Some weeks ago, I left my well-loved university town for downtown Toronto. Suffice it to say I was curiously dissatisfied with nothing in particular and also everything at the same time, commitment-free and saddled with three years’ savings. It was a long time coming, and wouldn’t summer in the city be marvelous? And didn’t I deserve it? And wasn’t it inevitable anyway? Lonely romantics are never satisfied with mid-sized cities for long. I packed in exactly six hours.
The teachings of my first weeks were sparkly and new, and then they were not so any longer. Wondering if banality can follow you from one city to another is a particularly riotous brand of self-torture. In a bedroom with four white walls you can convince yourself that you’re anywhere in the world, or rather, that you’re not in one of the most exciting cities in existence. All of the sameness was stifling; my city of wonder now seemed like any other dreary Canadian doghouse. It was utterly unfair and, more than that, worrying. And what about all this damn noise? How do these people get any thinking done? But now I was stuck with it, all of it, for four months. The 21st century girl with a soundtrack for everything was face to face with the new music. But the city’s score is compelling.
Firstly, if you ever need to be reminded of how insignificant you really are in the grand scheme of things, you need only stand on the subway platform while the train is pulling into the station. A light begins to emerge from the tunnel and the ubiquitous wall of wind grows stronger and stronger, your coat flailing helplessly, before the mighty bellowing rhythm of the train shooting over the break points in the tracks roars throughout the station. Suddenly you’re reminded that, my God, aren’t I really just a tiny little thing? Isn’t technology terrible and grand? Machines must certainly be alive. The subway rumble is the urban wardrum; the subway itself, the lifeblood of the city. Power, discipline, and respect, embodied. Toronto, itself a macrocosm 2.5 million strong, waits obediently at its beck and call, an overgrown city at a standstill without its operation. The whole thing seemed really profound and menacing at first consideration. I wondered if this is what my small-town friends meant when they said they said the city made them feel uneasy, and I shuddered at the thought of New York’s even greater nefariousness. Finding truth and a place for myself here would be harder than I thought, I inwardly mused. One always has to roar louder than the subway train.
The delicate howl of the streetcar is a different story. Let me share an important point here: the streetcar is one of my favourite things. You might ask why and I might foolishly attempt to explain the ins and outs of the matter, both out of courtesy and in a bid to solidify some sort of basis for my own unfounded musings. The streetcar is the wildest and most darling concoction of European and urban charm with infinitely more glamour than the city bus. I bet that you, yourself, could fall in love on the streetcar. Especially if you were twee enough to call it the tram. Then you’d really be in for a doozy of a romance. My irrational love for the tram aside, the prolonged, bellowing wail of this particular transit vehicle has become a warm and exquisite city standard in my life. Something like a metropolitan foghorn to a rail-bound metal ship sailing through a sea of sedans and wayward cyclists. It is regal and commanding yet subdued and not quite loud enough to be unpleasant or discordant. You are only kindly reminded that it’s okay, your rescue and salvation has arrived, finally, to scoop you off of the turbulent streets and provide shelter in the warmly lit cabin. The ride is gentler than the siren song; the rocket moseys through the streets calmly while you idly take in the view of the urban sprawl. It’s like the subway with more scenery and character, for those of us who crave distraction and whimsy and stray away from sterility. The tram, folks. It’ll break your heart, I swear to God.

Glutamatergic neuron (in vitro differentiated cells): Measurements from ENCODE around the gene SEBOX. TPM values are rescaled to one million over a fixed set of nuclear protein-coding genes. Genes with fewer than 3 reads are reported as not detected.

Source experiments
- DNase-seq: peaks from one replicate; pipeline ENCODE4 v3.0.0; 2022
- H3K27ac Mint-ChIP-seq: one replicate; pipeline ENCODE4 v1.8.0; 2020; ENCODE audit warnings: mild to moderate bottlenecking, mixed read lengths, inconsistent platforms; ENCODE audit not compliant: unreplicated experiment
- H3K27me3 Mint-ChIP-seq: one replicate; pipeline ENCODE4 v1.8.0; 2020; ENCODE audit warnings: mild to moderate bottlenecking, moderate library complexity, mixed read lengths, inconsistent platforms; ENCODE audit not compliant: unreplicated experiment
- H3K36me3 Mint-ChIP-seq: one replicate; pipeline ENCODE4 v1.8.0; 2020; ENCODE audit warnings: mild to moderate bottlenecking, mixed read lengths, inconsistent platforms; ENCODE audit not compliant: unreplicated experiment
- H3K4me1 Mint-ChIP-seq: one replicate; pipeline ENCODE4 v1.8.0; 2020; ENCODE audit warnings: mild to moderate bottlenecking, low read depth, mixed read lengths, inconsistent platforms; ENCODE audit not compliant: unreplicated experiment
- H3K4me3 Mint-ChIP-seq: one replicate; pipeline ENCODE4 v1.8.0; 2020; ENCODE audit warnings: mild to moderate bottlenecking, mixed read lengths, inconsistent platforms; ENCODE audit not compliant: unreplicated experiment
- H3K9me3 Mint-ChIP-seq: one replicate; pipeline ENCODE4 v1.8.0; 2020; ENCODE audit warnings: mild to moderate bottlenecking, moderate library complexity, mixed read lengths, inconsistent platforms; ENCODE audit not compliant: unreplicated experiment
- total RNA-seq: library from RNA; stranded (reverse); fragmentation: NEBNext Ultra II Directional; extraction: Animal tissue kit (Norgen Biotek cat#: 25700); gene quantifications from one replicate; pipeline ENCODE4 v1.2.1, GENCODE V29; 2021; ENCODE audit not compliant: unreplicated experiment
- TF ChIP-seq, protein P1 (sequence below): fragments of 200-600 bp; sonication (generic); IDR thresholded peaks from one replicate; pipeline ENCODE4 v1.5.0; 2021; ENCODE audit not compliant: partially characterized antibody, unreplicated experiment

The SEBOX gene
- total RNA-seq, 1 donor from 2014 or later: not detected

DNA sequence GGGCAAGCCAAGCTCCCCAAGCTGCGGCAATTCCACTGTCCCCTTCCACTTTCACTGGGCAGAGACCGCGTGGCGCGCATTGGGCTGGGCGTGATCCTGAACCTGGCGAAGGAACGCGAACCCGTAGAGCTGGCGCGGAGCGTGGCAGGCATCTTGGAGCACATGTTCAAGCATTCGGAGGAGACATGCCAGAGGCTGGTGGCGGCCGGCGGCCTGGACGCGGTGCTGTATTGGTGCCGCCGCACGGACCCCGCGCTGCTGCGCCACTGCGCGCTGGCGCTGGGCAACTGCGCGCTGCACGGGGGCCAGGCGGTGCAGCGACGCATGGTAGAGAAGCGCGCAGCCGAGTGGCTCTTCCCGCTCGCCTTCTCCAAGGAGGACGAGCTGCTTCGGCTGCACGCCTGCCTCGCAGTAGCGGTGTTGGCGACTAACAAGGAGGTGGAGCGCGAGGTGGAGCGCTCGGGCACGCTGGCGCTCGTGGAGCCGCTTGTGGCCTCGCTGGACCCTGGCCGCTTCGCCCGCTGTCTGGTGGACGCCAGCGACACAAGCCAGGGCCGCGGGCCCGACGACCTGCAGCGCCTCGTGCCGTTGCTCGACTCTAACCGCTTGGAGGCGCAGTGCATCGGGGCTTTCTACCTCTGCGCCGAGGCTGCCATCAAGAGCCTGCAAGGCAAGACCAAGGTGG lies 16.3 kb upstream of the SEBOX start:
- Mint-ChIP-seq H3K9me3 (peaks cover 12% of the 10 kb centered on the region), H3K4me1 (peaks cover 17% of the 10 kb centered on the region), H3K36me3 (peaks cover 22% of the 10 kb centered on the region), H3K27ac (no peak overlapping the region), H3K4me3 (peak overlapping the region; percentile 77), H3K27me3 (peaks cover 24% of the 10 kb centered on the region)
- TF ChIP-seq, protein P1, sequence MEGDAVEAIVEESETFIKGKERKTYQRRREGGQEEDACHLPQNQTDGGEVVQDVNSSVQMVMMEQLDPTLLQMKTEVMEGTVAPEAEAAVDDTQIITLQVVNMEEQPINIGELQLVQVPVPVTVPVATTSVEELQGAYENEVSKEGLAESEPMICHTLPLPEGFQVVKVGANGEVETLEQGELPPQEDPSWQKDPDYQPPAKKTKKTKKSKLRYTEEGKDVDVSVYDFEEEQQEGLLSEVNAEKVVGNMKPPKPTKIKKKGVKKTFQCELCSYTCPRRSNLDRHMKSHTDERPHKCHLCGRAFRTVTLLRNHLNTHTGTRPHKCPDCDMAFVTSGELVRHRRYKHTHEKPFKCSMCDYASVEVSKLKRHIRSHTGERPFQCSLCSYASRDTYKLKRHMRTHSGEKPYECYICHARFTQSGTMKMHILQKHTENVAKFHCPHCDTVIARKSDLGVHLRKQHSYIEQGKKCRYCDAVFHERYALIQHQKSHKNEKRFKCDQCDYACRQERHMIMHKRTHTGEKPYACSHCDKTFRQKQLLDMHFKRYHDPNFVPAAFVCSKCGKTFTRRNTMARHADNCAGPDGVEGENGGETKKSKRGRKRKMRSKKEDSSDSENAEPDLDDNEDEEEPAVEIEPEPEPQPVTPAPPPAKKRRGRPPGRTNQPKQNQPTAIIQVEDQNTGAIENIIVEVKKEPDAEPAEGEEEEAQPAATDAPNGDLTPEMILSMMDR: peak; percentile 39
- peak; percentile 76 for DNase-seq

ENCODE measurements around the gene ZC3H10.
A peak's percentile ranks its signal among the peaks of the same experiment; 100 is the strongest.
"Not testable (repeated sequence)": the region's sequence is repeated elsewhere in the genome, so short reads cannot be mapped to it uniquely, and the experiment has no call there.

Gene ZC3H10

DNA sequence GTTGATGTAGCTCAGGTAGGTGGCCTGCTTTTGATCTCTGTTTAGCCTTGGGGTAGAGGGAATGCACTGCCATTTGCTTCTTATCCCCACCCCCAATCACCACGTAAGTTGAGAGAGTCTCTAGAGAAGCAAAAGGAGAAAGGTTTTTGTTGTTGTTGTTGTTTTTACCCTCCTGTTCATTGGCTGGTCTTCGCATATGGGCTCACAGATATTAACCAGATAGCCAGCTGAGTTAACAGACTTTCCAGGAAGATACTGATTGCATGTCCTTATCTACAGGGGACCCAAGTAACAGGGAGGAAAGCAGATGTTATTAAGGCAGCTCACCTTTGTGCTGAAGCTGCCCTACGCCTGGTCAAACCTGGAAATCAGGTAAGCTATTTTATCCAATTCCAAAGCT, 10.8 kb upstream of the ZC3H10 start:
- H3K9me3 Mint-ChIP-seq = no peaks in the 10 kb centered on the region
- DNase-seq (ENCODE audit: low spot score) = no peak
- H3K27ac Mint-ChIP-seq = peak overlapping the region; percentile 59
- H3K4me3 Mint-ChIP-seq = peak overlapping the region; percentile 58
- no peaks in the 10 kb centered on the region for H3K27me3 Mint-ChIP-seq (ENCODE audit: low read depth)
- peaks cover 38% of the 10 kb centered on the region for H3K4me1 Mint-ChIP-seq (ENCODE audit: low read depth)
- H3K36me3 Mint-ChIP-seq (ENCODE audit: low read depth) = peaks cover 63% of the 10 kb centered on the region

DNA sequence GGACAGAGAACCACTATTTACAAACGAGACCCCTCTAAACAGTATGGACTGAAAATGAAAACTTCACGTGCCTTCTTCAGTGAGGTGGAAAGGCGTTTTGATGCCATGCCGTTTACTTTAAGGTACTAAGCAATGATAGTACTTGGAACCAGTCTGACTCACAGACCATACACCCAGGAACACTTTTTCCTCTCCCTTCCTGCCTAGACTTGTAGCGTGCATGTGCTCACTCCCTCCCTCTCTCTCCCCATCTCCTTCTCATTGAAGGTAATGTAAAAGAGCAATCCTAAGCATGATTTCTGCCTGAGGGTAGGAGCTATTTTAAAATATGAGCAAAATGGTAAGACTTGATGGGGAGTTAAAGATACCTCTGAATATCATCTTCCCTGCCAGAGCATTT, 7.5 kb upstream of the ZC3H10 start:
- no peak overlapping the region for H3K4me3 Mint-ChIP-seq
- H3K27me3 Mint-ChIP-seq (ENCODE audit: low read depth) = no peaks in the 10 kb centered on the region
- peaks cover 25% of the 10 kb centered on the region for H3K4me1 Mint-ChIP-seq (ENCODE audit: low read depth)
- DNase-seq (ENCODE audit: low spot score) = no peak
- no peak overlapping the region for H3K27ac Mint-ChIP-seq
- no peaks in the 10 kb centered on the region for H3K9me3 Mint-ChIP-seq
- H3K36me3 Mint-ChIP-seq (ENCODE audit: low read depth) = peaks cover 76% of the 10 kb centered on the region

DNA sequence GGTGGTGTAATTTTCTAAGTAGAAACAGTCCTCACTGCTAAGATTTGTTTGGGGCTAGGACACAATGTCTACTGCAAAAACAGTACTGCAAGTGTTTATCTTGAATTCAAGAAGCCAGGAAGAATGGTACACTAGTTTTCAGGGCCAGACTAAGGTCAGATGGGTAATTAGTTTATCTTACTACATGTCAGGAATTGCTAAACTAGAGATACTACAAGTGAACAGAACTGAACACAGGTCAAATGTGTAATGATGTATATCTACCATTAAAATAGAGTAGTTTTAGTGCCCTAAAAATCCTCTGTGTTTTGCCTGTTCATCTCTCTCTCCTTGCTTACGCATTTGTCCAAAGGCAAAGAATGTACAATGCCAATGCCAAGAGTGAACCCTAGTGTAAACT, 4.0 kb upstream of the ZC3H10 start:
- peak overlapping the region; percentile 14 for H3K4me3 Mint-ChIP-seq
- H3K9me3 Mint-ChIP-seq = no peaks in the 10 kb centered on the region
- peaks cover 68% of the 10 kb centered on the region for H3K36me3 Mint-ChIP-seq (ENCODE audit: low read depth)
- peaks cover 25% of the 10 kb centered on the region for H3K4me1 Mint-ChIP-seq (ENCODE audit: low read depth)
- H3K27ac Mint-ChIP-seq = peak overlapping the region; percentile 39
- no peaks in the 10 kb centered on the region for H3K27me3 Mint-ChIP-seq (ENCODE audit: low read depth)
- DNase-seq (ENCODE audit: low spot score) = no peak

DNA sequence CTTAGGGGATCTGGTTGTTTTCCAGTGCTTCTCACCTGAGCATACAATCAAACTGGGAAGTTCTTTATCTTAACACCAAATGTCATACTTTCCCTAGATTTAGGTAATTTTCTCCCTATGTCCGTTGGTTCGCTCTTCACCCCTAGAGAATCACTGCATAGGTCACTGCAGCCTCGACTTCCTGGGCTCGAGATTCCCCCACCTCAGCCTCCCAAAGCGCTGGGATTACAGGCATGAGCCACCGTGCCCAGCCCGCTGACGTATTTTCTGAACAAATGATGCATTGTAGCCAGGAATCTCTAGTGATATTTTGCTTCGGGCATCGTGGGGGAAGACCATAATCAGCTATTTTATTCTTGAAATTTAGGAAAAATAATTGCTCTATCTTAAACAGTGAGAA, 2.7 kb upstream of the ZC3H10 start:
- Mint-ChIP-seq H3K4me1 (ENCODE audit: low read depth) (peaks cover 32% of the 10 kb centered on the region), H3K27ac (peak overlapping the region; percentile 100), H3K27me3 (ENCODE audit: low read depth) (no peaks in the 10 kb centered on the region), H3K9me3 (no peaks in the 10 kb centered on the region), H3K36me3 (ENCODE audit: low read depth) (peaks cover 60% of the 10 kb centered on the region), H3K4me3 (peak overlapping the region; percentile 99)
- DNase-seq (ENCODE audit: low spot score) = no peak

In spite of all the flurry of the streets (and sometimes, equally so, inside my head), the morning birds still sound the same. Their songs will follow you. The same avian symphony has greeted me with every sunrise for as long as I can remember. It’s half charming and half irritating. If you don’t agree, you’ve probably never pulled a classic all-nighter in front of your computer screen, scraping the last pieces of coherence from all the corners of your brain to meet whatever encroaching deadline, when the bravest bird curiously begins to sing. (The first chirp reminds you of the falsehood of your imagined immortality and that you have, indeed, been awake for twenty hours. The charade is over and you swear, right then, that you could tell each bird to fuck off, individually. And maybe you did, depending on your level of lucidity. Student life sucks.) In times of real introspection, I begin to think the only existential purpose of birdsong is to remind me that I am a sustaining being, subject to theories about the existence of time and continuity of the mind and memories and retained knowledge. It’s all very Lockean. Thankfully, my own perceived sensations are easier to decipher and accept than others’ philosophical positions. I guess birds have taught me more than I give them credit for. I sort of want to thank them for being so romantic and consistent, if talking to birds wasn’t so batshit crazy. Even the cooing of pigeons is oddly soothing. And even suburban girls hiding in the city know that nobody speaks fondly of pigeons. Anyway, I appreciate the hell out of all these birds, I really do. But armed with a few subway tokens, some red lipstick, and a great knack for grandiosity, I think I might do well to give the cacophony a chance.